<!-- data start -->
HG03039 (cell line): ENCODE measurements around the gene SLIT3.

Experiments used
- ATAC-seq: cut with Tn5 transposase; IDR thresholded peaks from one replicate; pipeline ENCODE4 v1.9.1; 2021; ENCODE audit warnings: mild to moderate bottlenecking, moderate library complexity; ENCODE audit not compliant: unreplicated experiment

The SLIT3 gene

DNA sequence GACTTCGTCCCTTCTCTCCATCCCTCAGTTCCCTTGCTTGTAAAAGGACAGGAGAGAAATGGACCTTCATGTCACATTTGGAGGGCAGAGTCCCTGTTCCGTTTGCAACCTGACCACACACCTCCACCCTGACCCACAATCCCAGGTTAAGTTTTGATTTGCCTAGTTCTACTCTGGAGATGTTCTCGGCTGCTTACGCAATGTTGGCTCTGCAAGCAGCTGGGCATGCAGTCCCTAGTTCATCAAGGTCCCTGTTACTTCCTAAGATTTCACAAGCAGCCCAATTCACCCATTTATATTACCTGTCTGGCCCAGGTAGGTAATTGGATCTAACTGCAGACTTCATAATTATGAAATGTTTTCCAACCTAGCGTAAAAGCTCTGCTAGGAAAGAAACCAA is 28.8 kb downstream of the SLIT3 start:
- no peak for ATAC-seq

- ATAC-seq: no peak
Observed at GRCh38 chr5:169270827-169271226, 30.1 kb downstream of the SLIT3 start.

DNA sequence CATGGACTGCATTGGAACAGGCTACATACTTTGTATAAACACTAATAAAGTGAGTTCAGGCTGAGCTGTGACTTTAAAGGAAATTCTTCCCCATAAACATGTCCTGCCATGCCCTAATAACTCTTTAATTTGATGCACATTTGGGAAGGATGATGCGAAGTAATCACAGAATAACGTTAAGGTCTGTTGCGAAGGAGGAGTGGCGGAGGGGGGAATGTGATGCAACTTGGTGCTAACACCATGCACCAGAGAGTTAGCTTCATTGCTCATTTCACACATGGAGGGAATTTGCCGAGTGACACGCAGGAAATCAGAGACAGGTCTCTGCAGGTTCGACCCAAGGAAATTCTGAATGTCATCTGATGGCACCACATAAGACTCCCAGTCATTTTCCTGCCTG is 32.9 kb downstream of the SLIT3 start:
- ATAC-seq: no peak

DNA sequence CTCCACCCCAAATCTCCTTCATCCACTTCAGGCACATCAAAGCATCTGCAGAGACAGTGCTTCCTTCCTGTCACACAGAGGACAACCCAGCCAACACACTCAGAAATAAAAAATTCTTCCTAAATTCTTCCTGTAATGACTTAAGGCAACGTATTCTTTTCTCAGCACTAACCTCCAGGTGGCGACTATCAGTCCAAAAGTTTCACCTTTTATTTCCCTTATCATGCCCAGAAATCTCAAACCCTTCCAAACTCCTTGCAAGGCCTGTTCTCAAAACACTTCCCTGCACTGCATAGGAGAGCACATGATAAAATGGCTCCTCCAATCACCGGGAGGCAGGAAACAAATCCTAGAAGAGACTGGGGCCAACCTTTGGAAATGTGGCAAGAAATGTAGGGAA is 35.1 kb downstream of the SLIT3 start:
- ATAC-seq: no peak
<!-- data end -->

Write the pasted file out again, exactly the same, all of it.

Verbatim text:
HG03039 (cell line): ENCODE measurements around the gene SLIT3.

Experiments used
- ATAC-seq: cut with Tn5 transposase; IDR thresholded peaks from one replicate; pipeline ENCODE4 v1.9.1; 2021; ENCODE audit warnings: mild to moderate bottlenecking, moderate library complexity; ENCODE audit not compliant: unreplicated experiment

The SLIT3 gene

DNA sequence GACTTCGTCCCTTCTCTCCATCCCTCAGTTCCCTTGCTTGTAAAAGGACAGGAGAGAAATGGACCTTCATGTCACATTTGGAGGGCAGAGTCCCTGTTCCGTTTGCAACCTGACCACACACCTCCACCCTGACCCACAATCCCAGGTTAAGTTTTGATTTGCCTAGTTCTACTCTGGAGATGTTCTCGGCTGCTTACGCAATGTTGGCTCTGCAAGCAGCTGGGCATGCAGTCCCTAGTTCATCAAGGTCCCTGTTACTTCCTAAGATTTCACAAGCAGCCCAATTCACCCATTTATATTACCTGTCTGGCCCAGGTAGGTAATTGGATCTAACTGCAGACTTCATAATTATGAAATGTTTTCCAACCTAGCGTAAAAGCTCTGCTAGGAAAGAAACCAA is 28.8 kb downstream of the SLIT3 start:
- no peak for ATAC-seq

- ATAC-seq: no peak
Observed at GRCh38 chr5:169270827-169271226, 30.1 kb downstream of the SLIT3 start.

DNA sequence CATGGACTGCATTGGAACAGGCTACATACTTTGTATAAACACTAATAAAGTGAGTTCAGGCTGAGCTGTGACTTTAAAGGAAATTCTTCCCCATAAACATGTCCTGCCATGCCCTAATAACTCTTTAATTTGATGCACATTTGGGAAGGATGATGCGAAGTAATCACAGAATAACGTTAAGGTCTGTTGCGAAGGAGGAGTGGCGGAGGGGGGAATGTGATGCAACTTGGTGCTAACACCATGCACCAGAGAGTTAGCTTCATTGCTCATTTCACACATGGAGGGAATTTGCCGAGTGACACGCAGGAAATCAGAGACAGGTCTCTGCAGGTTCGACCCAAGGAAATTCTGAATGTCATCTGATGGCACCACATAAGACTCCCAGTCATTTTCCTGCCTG is 32.9 kb downstream of the SLIT3 start:
- ATAC-seq: no peak

DNA sequence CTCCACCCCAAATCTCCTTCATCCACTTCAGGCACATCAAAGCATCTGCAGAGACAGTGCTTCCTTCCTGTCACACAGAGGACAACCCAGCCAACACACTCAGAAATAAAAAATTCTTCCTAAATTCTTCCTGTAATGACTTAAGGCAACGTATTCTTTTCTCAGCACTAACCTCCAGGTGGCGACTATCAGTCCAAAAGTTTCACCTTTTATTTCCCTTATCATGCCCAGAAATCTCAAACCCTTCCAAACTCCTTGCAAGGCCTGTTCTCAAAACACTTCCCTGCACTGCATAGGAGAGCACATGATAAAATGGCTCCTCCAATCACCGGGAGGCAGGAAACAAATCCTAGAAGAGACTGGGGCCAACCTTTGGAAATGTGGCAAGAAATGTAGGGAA is 35.1 kb downstream of the SLIT3 start:
- ATAC-seq: no peak